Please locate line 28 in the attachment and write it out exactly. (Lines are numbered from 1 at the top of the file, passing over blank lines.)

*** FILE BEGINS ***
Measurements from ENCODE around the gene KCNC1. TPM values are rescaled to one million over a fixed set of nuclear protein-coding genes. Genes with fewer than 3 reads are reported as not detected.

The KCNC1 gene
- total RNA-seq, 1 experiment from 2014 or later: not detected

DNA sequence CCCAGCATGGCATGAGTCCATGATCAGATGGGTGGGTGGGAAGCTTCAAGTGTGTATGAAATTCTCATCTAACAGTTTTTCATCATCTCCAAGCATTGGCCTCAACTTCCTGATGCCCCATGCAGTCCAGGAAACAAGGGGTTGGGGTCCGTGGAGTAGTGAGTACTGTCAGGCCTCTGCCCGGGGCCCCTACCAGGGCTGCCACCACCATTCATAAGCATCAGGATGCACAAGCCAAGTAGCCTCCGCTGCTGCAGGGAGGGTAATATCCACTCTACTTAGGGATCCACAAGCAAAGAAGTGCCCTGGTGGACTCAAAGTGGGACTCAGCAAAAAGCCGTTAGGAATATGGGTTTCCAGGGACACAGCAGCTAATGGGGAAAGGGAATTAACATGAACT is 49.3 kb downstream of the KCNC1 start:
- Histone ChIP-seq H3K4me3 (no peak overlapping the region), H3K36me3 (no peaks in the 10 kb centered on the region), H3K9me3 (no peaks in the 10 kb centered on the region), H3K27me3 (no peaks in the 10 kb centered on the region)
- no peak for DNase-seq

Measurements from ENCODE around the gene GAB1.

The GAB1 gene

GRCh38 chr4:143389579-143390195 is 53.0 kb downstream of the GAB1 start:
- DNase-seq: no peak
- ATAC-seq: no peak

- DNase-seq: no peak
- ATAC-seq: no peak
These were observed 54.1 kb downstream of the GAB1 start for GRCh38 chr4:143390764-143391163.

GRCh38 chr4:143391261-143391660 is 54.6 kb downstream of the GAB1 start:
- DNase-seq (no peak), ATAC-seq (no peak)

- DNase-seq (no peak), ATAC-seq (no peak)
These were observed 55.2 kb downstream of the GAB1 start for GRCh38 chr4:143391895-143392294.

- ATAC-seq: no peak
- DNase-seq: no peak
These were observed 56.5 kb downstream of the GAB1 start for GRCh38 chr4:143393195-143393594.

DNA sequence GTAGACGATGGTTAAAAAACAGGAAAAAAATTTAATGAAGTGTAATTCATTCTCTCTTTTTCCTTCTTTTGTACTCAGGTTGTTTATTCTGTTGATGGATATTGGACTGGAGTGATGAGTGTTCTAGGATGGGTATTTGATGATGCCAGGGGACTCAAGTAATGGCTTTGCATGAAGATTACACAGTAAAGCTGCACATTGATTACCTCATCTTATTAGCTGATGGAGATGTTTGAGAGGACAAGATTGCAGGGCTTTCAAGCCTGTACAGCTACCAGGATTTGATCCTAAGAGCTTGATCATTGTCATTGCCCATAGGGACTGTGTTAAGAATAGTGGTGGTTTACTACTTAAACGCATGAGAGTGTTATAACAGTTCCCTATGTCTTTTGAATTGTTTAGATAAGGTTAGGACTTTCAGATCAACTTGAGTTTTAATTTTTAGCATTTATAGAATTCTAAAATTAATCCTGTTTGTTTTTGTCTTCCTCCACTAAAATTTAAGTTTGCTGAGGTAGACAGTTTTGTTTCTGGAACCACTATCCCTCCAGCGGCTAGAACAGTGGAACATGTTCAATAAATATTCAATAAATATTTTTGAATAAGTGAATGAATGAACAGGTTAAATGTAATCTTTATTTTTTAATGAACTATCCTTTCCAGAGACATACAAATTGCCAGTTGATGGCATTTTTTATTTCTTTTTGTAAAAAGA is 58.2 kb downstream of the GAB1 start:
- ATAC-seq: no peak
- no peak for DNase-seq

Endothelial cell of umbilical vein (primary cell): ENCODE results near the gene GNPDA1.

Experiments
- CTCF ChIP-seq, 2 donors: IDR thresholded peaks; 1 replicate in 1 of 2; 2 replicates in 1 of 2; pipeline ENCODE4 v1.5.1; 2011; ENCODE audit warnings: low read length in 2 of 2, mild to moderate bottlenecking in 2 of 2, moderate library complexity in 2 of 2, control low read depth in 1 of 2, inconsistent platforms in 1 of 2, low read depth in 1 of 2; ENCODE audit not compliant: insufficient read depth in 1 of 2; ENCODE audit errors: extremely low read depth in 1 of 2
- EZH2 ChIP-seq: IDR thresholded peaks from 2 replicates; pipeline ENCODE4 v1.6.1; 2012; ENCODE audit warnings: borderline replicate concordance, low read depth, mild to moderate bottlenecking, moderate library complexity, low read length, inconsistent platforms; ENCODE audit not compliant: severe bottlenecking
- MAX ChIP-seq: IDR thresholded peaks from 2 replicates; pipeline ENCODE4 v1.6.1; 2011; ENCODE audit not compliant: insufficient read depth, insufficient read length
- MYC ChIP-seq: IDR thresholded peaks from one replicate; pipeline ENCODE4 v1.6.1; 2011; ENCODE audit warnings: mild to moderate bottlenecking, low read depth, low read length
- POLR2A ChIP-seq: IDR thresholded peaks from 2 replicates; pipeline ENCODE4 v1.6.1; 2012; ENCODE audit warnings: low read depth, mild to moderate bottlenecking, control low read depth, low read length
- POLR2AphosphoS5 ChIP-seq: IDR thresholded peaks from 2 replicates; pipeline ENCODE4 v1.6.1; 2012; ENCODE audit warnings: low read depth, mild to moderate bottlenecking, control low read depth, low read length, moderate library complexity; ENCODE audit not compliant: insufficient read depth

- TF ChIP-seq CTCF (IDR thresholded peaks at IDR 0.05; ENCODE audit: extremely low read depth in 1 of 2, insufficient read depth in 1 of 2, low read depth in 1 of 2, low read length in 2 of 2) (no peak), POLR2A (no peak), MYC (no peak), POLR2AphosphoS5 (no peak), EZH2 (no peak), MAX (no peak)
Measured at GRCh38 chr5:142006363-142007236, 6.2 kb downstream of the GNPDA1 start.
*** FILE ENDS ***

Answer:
- EZH2 ChIP-seq: IDR thresholded peaks from 2 replicates; pipeline ENCODE4 v1.6.1; 2012; ENCODE audit warnings: borderline replicate concordance, low read depth, mild to moderate bottlenecking, moderate library complexity, low read length, inconsistent platforms; ENCODE audit not compliant: severe bottlenecking